The Federal Reserve has concluded its interest rate hikes and is expected to reduce them by approximately one percentage point in the coming year, as indicated by leading economists at some of North America’s largest banks.
While it’s likely that the United States will avoid a recession, the latest projections from the American Bankers Association’s Economic Advisory Committee suggest a significant slowdown in economic growth in the upcoming quarters. This slowdown is expected to result in higher unemployment rates and a decrease in inflation.
Simona Mocuta, the chair of the 14-member committee and chief economist at State Street Global Advisors, stated, “Given both demonstrated and anticipated progress on inflation, the majority of the committee members believe the Fed’s tightening cycle has run its course.”
The upcoming Federal Reserve meeting is anticipated to see no change in interest rates, although there is a division among investors regarding the possibility of a rate increase later in the year.
The ABA advisory committee comprises economists from major institutions such as JPMorgan Chase & Co., Morgan Stanley, and Wells Fargo & Co. Their forecasts are regularly presented to Fed Chair Jerome Powell and other members of the central bank’s board in Washington.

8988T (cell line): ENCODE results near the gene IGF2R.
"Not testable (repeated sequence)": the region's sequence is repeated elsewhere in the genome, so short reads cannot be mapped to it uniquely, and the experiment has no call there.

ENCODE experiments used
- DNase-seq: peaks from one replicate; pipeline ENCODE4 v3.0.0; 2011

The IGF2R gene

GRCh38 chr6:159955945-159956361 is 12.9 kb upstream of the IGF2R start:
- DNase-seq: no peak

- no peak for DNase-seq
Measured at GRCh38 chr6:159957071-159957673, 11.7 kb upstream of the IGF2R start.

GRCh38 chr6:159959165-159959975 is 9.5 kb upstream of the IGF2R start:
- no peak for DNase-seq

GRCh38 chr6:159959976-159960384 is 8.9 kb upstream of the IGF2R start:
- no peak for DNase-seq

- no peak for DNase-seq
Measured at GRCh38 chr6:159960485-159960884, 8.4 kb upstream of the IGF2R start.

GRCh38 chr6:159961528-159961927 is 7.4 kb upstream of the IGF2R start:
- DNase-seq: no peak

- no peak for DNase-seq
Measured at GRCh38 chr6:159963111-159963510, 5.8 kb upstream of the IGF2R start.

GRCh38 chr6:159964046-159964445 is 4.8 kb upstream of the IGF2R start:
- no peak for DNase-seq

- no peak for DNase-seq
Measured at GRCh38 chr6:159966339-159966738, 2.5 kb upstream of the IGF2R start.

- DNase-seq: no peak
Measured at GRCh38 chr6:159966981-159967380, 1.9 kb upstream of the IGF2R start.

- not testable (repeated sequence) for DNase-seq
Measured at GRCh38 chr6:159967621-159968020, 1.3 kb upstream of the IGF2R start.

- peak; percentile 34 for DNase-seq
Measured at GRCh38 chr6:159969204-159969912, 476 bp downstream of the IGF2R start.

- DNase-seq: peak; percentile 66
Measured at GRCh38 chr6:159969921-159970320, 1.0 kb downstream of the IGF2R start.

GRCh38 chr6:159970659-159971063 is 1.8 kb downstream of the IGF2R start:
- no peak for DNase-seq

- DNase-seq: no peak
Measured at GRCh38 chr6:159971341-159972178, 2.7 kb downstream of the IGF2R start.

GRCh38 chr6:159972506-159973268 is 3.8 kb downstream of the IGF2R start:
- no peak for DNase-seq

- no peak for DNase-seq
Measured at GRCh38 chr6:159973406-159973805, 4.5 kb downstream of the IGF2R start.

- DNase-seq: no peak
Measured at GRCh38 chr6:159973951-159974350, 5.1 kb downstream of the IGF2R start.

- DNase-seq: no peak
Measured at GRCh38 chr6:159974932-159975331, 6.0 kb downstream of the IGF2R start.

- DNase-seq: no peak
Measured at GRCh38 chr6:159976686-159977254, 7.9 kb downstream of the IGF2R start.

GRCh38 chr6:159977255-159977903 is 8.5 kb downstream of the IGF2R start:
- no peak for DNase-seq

According to their median forecast, the committee anticipates that economic growth will decelerate to less than an annualized rate of 1% in the next three quarters due to previous interest rate hikes by the Fed and tightening credit conditions.
The committee’s projections also indicate that unemployment is expected to climb to 4.4% by the end of the next year, up from 3.8% in August. Additionally, consumer price inflation is forecasted to decrease from 3.2% in July to 2.2%.
Simona Mocuta noted during a Zoom press conference, “As a consensus among the committee, the likelihood of a soft economic landing has significantly improved in the short term. However, there are lingering concerns about the sustainability of the remarkable resilience that the economy has exhibited thus far.” The committee assesses the probability of a recession next year to be just under 50%.